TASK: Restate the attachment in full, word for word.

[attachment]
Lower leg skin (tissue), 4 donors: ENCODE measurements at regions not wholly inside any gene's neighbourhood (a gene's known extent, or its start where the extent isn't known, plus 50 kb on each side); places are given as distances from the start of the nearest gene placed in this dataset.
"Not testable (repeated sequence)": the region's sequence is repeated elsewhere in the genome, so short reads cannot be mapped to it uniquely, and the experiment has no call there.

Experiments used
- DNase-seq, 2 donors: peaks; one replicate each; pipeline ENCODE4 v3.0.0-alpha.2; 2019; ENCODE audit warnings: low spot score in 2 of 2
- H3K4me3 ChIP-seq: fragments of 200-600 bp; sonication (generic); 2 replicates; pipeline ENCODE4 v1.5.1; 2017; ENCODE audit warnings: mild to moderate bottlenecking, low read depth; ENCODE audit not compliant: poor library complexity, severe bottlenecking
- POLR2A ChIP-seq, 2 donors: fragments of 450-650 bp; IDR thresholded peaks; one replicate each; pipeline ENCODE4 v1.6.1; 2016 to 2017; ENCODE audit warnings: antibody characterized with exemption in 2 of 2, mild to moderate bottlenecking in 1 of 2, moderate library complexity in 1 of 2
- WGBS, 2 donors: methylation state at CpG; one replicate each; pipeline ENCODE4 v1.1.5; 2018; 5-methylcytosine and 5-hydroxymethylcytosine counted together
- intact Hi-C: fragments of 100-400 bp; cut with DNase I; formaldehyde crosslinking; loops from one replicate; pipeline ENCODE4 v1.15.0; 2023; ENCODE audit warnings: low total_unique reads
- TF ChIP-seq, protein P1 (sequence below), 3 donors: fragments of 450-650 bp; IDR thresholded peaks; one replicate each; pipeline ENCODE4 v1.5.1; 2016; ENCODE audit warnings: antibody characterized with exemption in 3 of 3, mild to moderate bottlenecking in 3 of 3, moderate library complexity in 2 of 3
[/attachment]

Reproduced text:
Lower leg skin (tissue), 4 donors: ENCODE measurements at regions not wholly inside any gene's neighbourhood (a gene's known extent, or its start where the extent isn't known, plus 50 kb on each side); places are given as distances from the start of the nearest gene placed in this dataset.
"Not testable (repeated sequence)": the region's sequence is repeated elsewhere in the genome, so short reads cannot be mapped to it uniquely, and the experiment has no call there.

Experiments used
- DNase-seq, 2 donors: peaks; one replicate each; pipeline ENCODE4 v3.0.0-alpha.2; 2019; ENCODE audit warnings: low spot score in 2 of 2
- H3K4me3 ChIP-seq: fragments of 200-600 bp; sonication (generic); 2 replicates; pipeline ENCODE4 v1.5.1; 2017; ENCODE audit warnings: mild to moderate bottlenecking, low read depth; ENCODE audit not compliant: poor library complexity, severe bottlenecking
- POLR2A ChIP-seq, 2 donors: fragments of 450-650 bp; IDR thresholded peaks; one replicate each; pipeline ENCODE4 v1.6.1; 2016 to 2017; ENCODE audit warnings: antibody characterized with exemption in 2 of 2, mild to moderate bottlenecking in 1 of 2, moderate library complexity in 1 of 2
- WGBS, 2 donors: methylation state at CpG; one replicate each; pipeline ENCODE4 v1.1.5; 2018; 5-methylcytosine and 5-hydroxymethylcytosine counted together
- intact Hi-C: fragments of 100-400 bp; cut with DNase I; formaldehyde crosslinking; loops from one replicate; pipeline ENCODE4 v1.15.0; 2023; ENCODE audit warnings: low total_unique reads
- TF ChIP-seq, protein P1 (sequence below), 3 donors: fragments of 450-650 bp; IDR thresholded peaks; one replicate each; pipeline ENCODE4 v1.5.1; 2016; ENCODE audit warnings: antibody characterized with exemption in 3 of 3, mild to moderate bottlenecking in 3 of 3, moderate library complexity in 2 of 3